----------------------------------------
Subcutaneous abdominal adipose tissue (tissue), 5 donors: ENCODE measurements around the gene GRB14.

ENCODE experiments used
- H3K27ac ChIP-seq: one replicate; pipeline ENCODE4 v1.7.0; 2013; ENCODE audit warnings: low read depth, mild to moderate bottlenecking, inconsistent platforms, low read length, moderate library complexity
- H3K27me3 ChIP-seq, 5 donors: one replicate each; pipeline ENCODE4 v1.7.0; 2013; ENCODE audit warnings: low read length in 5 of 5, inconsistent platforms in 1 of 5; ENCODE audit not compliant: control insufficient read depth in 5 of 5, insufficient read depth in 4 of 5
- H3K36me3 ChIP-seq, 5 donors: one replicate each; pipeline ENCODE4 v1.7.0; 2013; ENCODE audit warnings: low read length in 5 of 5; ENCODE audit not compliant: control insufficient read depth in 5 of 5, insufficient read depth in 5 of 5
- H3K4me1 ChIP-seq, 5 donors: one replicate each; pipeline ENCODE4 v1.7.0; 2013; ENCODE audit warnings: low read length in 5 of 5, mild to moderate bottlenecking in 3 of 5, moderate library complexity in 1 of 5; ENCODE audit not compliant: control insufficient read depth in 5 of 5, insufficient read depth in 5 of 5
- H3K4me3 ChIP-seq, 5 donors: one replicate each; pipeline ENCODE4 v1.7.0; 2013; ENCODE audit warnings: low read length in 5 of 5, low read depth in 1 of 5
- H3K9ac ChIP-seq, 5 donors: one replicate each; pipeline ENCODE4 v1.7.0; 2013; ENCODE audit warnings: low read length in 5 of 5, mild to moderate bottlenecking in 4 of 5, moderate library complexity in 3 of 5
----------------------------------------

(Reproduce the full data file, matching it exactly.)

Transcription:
Subcutaneous abdominal adipose tissue (tissue), 5 donors: ENCODE measurements around the gene GRB14.

ENCODE experiments used
- H3K27ac ChIP-seq: one replicate; pipeline ENCODE4 v1.7.0; 2013; ENCODE audit warnings: low read depth, mild to moderate bottlenecking, inconsistent platforms, low read length, moderate library complexity
- H3K27me3 ChIP-seq, 5 donors: one replicate each; pipeline ENCODE4 v1.7.0; 2013; ENCODE audit warnings: low read length in 5 of 5, inconsistent platforms in 1 of 5; ENCODE audit not compliant: control insufficient read depth in 5 of 5, insufficient read depth in 4 of 5
- H3K36me3 ChIP-seq, 5 donors: one replicate each; pipeline ENCODE4 v1.7.0; 2013; ENCODE audit warnings: low read length in 5 of 5; ENCODE audit not compliant: control insufficient read depth in 5 of 5, insufficient read depth in 5 of 5
- H3K4me1 ChIP-seq, 5 donors: one replicate each; pipeline ENCODE4 v1.7.0; 2013; ENCODE audit warnings: low read length in 5 of 5, mild to moderate bottlenecking in 3 of 5, moderate library complexity in 1 of 5; ENCODE audit not compliant: control insufficient read depth in 5 of 5, insufficient read depth in 5 of 5
- H3K4me3 ChIP-seq, 5 donors: one replicate each; pipeline ENCODE4 v1.7.0; 2013; ENCODE audit warnings: low read length in 5 of 5, low read depth in 1 of 5
- H3K9ac ChIP-seq, 5 donors: one replicate each; pipeline ENCODE4 v1.7.0; 2013; ENCODE audit warnings: low read length in 5 of 5, mild to moderate bottlenecking in 4 of 5, moderate library complexity in 3 of 5